A Novel Parameterization of the Perspective-Three-Point Problem for a Direct Computation of Absolute Camera Position and Orientation



The Perspective-Three-Point (P3P) problem aims at determining the position and orientation of the camera in the world reference frame from three 2D-3D point correspondences. This problem is known to provide up to four solutions that can then be disambiguated using a fourth point. All existing solutions attempt to first solve for the position of the points in the camera reference frame, and then compute the position and orientation of the camera in the world frame, which alignes the two point sets. In contrast, in this paper we propose a novel closed-form solution to the P3P problem, which computes the aligning transformation directly in a single stage, without the intermediate derivation of the points in the camera frame. This is made possible by introducing intermediate camera and world reference frames, and expressing their relative position and orientation using only two parameters. The projection of a world point into the parametrized camera pose then leads to two conditions and finally a quartic equation for finding up to four solutions for the parameter pair. A subsequent backsubstitution directly leads to the corresponding camera poses with respect to the world reference frame. We show that the proposed algorithm offers accuracy and precision comparable to a popular, standard, state-of-the-art approach but at much lower computational cost (15 times faster). Furthermore, it provides improved numerical stability and is less affected by degenerate configurations of the selected world points. The superior computational efficiency is particularly suitable for any RANSAC-outlier-rejection step, which is always recommended before applying PnP or non-linear optimization of the final solution.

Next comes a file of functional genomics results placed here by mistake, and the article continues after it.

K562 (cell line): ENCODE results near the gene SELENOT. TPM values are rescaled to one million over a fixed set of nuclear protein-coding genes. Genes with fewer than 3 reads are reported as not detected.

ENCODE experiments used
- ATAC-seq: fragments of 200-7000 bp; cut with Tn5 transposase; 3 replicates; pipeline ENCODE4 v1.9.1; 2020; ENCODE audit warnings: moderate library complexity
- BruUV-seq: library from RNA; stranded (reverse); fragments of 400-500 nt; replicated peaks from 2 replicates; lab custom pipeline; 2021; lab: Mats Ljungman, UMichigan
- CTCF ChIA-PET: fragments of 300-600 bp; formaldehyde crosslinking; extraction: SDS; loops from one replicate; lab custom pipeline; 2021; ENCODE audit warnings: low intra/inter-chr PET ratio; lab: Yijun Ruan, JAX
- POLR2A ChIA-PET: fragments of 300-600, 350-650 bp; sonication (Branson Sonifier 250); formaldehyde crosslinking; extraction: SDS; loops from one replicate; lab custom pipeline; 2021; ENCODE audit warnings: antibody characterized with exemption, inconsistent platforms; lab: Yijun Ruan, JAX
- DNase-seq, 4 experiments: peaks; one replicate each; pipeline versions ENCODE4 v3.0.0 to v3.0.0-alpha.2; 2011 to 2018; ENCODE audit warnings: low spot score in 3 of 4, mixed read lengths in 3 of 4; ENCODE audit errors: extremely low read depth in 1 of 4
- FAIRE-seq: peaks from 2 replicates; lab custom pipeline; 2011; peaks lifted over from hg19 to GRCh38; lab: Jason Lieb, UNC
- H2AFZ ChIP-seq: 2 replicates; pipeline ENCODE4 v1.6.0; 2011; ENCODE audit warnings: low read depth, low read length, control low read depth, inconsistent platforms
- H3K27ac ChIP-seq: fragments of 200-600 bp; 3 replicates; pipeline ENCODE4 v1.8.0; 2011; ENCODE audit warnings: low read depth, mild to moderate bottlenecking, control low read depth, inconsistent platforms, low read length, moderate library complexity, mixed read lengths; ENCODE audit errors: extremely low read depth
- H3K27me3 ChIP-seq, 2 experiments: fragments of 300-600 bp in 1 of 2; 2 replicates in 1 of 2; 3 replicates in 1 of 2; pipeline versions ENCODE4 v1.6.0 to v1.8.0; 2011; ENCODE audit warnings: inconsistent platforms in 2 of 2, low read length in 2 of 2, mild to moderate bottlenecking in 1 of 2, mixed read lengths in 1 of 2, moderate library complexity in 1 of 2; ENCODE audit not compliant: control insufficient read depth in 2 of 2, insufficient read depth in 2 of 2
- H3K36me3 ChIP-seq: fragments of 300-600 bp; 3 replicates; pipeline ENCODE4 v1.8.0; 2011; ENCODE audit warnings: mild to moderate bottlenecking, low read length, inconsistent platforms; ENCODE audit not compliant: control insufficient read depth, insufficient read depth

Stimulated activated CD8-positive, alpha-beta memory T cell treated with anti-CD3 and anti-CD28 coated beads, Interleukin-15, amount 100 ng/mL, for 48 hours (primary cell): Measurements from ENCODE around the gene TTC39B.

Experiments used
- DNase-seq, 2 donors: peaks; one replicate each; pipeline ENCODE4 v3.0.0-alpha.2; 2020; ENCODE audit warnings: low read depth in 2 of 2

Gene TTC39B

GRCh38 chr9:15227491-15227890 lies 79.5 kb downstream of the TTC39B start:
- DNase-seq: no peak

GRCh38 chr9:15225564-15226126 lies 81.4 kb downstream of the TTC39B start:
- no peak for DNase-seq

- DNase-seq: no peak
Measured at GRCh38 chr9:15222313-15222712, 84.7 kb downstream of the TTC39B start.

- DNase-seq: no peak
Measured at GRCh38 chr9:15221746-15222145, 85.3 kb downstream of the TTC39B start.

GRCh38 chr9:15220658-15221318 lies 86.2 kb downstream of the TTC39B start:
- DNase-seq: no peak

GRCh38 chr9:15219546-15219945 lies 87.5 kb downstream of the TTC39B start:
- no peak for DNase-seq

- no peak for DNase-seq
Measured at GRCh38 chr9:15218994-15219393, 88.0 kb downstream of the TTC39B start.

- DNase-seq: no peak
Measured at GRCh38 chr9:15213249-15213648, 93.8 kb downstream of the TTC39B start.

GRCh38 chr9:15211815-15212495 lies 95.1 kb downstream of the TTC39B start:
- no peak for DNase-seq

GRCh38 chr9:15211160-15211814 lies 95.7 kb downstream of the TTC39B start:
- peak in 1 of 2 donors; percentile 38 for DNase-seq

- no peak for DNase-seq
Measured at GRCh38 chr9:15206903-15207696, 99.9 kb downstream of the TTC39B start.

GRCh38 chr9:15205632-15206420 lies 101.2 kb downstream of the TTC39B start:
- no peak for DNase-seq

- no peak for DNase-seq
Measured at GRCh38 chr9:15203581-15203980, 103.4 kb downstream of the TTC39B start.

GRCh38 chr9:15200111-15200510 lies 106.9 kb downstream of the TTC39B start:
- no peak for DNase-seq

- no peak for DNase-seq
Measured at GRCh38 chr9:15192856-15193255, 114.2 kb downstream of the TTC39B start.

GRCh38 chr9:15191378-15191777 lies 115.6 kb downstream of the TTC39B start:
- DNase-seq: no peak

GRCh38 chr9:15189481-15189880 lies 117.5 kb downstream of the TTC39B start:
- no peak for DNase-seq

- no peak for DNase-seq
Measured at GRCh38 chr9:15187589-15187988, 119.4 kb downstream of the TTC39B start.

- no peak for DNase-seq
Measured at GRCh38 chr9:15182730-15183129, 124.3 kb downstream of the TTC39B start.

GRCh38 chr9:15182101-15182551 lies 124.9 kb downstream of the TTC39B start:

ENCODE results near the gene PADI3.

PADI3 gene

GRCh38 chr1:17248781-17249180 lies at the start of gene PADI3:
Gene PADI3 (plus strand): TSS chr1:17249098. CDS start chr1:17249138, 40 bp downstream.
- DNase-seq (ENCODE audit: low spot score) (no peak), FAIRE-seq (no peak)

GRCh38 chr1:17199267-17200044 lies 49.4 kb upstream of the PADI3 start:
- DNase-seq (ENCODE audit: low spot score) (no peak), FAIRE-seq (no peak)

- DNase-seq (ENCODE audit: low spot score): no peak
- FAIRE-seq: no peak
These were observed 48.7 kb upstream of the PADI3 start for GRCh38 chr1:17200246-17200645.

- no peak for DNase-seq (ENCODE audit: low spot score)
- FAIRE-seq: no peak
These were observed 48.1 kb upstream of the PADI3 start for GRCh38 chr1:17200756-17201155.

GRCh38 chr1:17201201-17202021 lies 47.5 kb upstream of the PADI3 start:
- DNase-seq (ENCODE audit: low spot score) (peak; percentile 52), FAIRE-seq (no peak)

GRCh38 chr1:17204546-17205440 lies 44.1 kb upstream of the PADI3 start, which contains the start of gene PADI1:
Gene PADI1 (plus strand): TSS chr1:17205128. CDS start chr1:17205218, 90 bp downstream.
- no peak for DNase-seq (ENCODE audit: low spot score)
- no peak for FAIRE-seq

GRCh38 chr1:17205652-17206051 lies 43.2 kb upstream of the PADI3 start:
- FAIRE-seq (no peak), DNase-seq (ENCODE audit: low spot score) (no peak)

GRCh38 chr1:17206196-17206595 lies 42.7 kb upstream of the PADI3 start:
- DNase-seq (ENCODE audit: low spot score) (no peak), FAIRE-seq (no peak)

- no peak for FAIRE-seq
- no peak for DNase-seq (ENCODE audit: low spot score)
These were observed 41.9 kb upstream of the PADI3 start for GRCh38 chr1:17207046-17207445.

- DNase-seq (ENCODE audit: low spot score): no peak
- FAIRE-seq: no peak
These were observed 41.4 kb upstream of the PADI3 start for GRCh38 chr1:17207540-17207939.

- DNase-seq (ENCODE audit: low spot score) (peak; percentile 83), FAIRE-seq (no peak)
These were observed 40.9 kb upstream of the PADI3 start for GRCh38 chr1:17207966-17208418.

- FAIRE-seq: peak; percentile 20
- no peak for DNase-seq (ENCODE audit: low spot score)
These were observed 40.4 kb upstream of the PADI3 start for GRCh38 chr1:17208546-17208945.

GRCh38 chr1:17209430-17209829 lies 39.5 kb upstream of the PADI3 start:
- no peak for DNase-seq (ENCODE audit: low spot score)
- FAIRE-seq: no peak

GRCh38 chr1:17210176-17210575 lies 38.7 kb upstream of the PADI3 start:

1. Kneip, Laurent, Davide Scaramuzza, and Roland Siegwart. "A novel parameterization of the perspective-three-point problem for a direct computation of absolute camera position and orientation." 2011 IEEE Conference on Computer Vision and Pattern Recognition (CVPR).
  • Autonomous Systems Lab, ETH Zurich